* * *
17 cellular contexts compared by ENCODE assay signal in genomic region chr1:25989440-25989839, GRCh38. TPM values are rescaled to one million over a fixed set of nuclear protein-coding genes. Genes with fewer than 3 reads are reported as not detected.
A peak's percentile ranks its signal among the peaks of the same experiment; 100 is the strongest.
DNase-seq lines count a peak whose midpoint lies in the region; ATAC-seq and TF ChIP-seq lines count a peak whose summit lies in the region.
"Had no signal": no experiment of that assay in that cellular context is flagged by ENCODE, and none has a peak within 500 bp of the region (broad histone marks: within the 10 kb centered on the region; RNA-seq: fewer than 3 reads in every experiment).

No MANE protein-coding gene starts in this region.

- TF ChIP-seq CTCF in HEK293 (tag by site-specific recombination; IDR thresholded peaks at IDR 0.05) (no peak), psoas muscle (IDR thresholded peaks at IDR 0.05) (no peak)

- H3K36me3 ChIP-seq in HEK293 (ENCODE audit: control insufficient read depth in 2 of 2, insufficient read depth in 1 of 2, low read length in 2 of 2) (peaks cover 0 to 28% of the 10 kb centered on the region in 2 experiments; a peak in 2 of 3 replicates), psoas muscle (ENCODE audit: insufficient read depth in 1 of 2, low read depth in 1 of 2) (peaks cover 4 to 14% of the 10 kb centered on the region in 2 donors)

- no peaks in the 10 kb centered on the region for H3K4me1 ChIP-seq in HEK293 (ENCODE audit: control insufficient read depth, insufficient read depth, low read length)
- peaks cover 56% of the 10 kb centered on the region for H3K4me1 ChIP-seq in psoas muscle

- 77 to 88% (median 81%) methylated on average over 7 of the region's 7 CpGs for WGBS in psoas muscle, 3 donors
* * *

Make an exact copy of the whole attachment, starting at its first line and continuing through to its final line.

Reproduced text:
17 cellular contexts compared by ENCODE assay signal in genomic region chr1:25989440-25989839, GRCh38. TPM values are rescaled to one million over a fixed set of nuclear protein-coding genes. Genes with fewer than 3 reads are reported as not detected.
A peak's percentile ranks its signal among the peaks of the same experiment; 100 is the strongest.
DNase-seq lines count a peak whose midpoint lies in the region; ATAC-seq and TF ChIP-seq lines count a peak whose summit lies in the region.
"Had no signal": no experiment of that assay in that cellular context is flagged by ENCODE, and none has a peak within 500 bp of the region (broad histone marks: within the 10 kb centered on the region; RNA-seq: fewer than 3 reads in every experiment).

No MANE protein-coding gene starts in this region.

- TF ChIP-seq CTCF in HEK293 (tag by site-specific recombination; IDR thresholded peaks at IDR 0.05) (no peak), psoas muscle (IDR thresholded peaks at IDR 0.05) (no peak)

- H3K36me3 ChIP-seq in HEK293 (ENCODE audit: control insufficient read depth in 2 of 2, insufficient read depth in 1 of 2, low read length in 2 of 2) (peaks cover 0 to 28% of the 10 kb centered on the region in 2 experiments; a peak in 2 of 3 replicates), psoas muscle (ENCODE audit: insufficient read depth in 1 of 2, low read depth in 1 of 2) (peaks cover 4 to 14% of the 10 kb centered on the region in 2 donors)

- no peaks in the 10 kb centered on the region for H3K4me1 ChIP-seq in HEK293 (ENCODE audit: control insufficient read depth, insufficient read depth, low read length)
- peaks cover 56% of the 10 kb centered on the region for H3K4me1 ChIP-seq in psoas muscle

- 77 to 88% (median 81%) methylated on average over 7 of the region's 7 CpGs for WGBS in psoas muscle, 3 donors